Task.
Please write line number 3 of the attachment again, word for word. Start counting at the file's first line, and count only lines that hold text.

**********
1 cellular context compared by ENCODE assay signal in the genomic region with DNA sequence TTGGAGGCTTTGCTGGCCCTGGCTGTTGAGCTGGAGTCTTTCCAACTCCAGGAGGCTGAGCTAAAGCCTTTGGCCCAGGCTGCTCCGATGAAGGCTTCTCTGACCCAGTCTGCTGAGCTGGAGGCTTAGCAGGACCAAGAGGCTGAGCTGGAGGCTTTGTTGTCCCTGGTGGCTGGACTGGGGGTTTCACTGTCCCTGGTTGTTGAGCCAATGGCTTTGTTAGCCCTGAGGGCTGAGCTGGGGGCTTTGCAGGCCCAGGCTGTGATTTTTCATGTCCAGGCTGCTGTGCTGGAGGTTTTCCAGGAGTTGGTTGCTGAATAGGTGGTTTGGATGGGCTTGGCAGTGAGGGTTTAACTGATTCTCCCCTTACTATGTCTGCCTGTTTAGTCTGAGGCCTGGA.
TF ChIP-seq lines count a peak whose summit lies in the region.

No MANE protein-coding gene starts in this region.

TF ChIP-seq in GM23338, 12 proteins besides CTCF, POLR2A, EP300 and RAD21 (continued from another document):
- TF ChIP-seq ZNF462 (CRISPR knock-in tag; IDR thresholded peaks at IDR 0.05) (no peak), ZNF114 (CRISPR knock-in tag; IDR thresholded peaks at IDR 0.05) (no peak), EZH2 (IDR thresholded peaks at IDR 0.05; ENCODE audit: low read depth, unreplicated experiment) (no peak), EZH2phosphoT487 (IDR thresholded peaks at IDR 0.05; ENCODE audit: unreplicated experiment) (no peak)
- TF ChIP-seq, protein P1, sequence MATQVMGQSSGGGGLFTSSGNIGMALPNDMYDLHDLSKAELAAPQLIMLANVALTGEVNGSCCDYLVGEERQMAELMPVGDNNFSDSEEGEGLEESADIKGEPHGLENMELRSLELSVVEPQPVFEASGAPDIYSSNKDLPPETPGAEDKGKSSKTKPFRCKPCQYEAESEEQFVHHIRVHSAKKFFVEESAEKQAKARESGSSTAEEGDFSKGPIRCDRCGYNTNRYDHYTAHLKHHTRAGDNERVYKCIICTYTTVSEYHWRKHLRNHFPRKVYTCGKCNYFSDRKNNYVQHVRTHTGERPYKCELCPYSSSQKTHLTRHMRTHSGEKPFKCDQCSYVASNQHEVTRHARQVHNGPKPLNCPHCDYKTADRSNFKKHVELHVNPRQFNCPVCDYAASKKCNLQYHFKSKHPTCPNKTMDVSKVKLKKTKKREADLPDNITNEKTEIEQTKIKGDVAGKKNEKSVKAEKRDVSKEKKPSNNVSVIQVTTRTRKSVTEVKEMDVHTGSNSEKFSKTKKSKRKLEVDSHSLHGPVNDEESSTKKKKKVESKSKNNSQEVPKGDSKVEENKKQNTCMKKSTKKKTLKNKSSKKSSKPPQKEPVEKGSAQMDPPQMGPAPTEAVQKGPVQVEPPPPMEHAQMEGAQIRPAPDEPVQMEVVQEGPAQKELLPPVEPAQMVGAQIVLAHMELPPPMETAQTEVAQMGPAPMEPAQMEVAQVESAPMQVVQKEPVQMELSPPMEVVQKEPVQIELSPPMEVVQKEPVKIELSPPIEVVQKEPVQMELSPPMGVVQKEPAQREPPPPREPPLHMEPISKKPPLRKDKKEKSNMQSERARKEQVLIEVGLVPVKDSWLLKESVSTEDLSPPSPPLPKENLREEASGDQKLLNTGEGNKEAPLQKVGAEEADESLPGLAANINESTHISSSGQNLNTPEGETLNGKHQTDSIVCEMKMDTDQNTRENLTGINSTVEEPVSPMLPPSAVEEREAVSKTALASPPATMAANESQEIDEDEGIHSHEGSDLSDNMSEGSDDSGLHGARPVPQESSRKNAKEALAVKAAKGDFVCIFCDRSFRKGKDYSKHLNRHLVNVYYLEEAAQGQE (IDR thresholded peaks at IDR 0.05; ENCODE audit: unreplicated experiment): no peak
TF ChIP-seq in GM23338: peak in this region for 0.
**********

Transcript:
No MANE protein-coding gene starts in this region.